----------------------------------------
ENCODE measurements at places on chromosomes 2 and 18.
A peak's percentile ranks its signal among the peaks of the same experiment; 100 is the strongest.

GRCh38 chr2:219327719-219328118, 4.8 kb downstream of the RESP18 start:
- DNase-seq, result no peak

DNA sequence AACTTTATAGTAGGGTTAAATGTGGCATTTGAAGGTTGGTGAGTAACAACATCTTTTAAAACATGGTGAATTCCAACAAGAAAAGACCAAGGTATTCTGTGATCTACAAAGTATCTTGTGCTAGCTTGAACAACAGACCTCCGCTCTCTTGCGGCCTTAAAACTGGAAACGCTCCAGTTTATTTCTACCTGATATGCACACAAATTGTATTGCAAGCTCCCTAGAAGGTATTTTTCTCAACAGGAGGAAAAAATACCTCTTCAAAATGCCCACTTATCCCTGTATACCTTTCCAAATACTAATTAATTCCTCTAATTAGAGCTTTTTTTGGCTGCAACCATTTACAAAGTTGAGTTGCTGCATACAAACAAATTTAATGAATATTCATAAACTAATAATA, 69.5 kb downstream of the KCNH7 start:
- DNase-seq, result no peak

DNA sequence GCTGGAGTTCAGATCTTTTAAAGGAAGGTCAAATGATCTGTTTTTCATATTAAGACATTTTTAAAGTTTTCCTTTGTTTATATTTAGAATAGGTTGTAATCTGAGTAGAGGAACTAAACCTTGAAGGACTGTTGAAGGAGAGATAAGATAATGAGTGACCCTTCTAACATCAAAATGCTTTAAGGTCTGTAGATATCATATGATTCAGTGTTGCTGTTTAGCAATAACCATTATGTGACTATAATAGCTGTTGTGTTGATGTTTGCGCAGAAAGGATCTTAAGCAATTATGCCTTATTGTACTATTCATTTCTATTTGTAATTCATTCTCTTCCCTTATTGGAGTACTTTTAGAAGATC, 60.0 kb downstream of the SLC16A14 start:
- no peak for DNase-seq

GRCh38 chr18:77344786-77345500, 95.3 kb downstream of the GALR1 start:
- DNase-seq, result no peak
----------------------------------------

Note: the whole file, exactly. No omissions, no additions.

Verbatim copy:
ENCODE measurements at places on chromosomes 2 and 18.
A peak's percentile ranks its signal among the peaks of the same experiment; 100 is the strongest.

GRCh38 chr2:219327719-219328118, 4.8 kb downstream of the RESP18 start:
- DNase-seq, result no peak

DNA sequence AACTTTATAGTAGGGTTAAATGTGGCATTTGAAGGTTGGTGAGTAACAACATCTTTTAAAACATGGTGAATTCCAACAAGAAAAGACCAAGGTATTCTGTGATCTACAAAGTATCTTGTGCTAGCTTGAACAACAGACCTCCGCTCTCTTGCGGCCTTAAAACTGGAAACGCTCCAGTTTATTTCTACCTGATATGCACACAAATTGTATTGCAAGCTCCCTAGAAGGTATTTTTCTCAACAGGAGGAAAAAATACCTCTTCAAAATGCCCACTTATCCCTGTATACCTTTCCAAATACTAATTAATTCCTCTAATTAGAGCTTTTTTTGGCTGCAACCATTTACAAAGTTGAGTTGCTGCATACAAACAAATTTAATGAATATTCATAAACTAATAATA, 69.5 kb downstream of the KCNH7 start:
- DNase-seq, result no peak

DNA sequence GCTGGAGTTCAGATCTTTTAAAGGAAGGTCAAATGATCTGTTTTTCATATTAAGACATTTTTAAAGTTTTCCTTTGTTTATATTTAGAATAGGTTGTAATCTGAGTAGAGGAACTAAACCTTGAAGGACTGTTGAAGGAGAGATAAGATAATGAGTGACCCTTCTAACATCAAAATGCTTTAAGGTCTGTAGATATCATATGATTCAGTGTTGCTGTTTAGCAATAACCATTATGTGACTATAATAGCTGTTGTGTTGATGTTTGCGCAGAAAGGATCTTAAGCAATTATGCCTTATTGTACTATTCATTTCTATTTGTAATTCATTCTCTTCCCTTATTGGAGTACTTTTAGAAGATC, 60.0 kb downstream of the SLC16A14 start:
- no peak for DNase-seq

GRCh38 chr18:77344786-77345500, 95.3 kb downstream of the GALR1 start:
- DNase-seq, result no peak